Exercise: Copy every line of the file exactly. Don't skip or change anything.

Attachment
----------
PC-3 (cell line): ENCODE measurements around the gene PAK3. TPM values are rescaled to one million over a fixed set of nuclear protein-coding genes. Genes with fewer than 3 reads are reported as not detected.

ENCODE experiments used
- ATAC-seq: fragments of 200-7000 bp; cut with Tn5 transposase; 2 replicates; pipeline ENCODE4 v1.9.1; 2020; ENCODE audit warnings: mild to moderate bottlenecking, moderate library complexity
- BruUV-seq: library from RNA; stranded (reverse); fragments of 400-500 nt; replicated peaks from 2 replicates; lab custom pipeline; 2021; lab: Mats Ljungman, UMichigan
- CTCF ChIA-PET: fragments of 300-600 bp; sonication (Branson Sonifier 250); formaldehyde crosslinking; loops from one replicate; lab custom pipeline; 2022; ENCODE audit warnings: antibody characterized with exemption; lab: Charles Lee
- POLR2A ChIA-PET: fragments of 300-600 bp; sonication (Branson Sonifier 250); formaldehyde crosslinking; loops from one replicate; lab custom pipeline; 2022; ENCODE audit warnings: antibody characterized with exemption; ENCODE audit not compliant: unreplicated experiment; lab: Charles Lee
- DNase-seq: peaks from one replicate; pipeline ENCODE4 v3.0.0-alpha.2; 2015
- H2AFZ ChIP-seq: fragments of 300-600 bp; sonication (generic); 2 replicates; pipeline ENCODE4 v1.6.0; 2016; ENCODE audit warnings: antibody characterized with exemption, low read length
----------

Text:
PC-3 (cell line): ENCODE measurements around the gene PAK3. TPM values are rescaled to one million over a fixed set of nuclear protein-coding genes. Genes with fewer than 3 reads are reported as not detected.

ENCODE experiments used
- ATAC-seq: fragments of 200-7000 bp; cut with Tn5 transposase; 2 replicates; pipeline ENCODE4 v1.9.1; 2020; ENCODE audit warnings: mild to moderate bottlenecking, moderate library complexity
- BruUV-seq: library from RNA; stranded (reverse); fragments of 400-500 nt; replicated peaks from 2 replicates; lab custom pipeline; 2021; lab: Mats Ljungman, UMichigan
- CTCF ChIA-PET: fragments of 300-600 bp; sonication (Branson Sonifier 250); formaldehyde crosslinking; loops from one replicate; lab custom pipeline; 2022; ENCODE audit warnings: antibody characterized with exemption; lab: Charles Lee
- POLR2A ChIA-PET: fragments of 300-600 bp; sonication (Branson Sonifier 250); formaldehyde crosslinking; loops from one replicate; lab custom pipeline; 2022; ENCODE audit warnings: antibody characterized with exemption; ENCODE audit not compliant: unreplicated experiment; lab: Charles Lee
- DNase-seq: peaks from one replicate; pipeline ENCODE4 v3.0.0-alpha.2; 2015
- H2AFZ ChIP-seq: fragments of 300-600 bp; sonication (generic); 2 replicates; pipeline ENCODE4 v1.6.0; 2016; ENCODE audit warnings: antibody characterized with exemption, low read length